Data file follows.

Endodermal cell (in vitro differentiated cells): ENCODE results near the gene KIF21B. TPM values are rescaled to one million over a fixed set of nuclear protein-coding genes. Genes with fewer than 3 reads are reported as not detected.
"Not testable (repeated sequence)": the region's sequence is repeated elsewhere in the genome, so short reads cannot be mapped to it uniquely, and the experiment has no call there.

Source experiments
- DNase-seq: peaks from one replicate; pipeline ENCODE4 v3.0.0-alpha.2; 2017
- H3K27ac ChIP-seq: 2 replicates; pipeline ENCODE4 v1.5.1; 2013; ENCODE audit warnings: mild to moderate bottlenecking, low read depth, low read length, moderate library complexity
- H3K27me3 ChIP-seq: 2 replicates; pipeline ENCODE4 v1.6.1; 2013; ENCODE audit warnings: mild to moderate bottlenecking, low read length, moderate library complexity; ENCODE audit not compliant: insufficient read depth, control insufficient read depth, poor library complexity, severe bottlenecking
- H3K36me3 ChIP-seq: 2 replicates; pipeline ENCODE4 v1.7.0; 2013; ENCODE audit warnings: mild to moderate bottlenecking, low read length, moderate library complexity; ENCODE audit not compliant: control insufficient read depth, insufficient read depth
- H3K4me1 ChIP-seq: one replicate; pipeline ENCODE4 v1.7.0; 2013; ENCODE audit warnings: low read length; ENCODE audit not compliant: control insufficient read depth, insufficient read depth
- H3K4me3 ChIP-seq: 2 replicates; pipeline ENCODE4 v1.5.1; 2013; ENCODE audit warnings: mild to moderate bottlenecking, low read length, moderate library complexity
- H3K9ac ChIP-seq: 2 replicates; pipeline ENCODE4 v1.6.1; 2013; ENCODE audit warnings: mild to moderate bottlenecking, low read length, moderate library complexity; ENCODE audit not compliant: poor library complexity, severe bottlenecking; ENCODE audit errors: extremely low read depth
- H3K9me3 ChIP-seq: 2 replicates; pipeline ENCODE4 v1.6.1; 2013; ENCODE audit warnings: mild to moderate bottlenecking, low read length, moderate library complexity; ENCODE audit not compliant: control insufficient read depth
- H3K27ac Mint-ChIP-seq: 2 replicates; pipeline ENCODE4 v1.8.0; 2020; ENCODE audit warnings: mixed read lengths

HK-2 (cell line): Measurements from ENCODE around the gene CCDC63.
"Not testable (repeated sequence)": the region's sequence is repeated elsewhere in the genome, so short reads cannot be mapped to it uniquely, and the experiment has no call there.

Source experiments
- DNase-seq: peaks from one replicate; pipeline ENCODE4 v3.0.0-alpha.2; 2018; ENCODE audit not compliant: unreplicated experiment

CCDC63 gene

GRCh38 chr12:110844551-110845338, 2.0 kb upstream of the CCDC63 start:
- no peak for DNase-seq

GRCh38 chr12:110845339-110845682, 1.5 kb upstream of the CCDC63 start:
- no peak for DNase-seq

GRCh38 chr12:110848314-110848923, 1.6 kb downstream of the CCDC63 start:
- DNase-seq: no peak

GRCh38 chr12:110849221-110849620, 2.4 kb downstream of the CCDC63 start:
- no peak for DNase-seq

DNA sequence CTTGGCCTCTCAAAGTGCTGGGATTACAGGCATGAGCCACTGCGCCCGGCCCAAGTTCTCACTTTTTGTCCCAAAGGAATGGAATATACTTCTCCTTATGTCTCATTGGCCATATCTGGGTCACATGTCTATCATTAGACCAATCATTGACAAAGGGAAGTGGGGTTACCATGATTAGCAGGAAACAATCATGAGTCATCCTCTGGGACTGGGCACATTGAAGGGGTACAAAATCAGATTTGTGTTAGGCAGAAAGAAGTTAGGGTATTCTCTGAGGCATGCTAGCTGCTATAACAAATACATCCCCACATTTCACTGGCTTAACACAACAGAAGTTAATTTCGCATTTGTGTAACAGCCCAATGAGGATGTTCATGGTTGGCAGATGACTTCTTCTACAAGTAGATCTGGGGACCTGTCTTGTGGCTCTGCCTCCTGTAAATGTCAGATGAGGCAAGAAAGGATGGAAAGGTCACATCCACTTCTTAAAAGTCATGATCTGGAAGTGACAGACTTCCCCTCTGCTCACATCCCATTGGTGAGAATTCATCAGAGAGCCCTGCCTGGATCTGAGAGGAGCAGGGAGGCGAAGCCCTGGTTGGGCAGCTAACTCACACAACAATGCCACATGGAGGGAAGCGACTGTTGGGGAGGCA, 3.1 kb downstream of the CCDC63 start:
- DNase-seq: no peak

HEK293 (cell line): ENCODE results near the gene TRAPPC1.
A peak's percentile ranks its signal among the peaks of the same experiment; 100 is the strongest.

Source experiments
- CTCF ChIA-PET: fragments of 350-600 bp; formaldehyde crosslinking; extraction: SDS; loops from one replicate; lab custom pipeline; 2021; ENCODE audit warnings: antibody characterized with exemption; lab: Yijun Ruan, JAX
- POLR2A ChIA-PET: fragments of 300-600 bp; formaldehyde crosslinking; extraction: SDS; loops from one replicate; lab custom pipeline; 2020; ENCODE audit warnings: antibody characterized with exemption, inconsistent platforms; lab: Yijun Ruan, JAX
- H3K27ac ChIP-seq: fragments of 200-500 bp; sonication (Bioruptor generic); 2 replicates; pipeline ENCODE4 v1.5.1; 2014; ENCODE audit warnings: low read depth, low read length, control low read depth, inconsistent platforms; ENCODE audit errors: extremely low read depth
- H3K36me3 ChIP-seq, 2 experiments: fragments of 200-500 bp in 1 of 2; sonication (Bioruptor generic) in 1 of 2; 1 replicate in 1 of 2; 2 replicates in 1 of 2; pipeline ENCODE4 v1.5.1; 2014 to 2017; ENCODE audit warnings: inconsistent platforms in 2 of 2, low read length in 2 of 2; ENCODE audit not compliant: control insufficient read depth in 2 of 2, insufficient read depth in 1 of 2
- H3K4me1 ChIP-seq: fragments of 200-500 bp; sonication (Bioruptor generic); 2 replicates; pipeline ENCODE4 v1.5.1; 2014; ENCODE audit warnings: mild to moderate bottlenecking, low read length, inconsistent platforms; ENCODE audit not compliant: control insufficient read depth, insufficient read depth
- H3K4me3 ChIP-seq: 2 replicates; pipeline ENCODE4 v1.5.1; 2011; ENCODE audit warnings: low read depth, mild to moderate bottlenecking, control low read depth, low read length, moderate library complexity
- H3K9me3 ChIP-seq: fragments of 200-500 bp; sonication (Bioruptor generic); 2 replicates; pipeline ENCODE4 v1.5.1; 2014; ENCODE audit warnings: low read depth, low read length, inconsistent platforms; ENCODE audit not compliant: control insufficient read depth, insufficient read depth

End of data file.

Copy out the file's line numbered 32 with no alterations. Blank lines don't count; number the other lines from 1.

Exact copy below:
- POLR2A ChIA-PET: fragments of 300-600 bp; formaldehyde crosslinking; extraction: SDS; loops from one replicate; lab custom pipeline; 2020; ENCODE audit warnings: antibody characterized with exemption, inconsistent platforms; lab: Yijun Ruan, JAX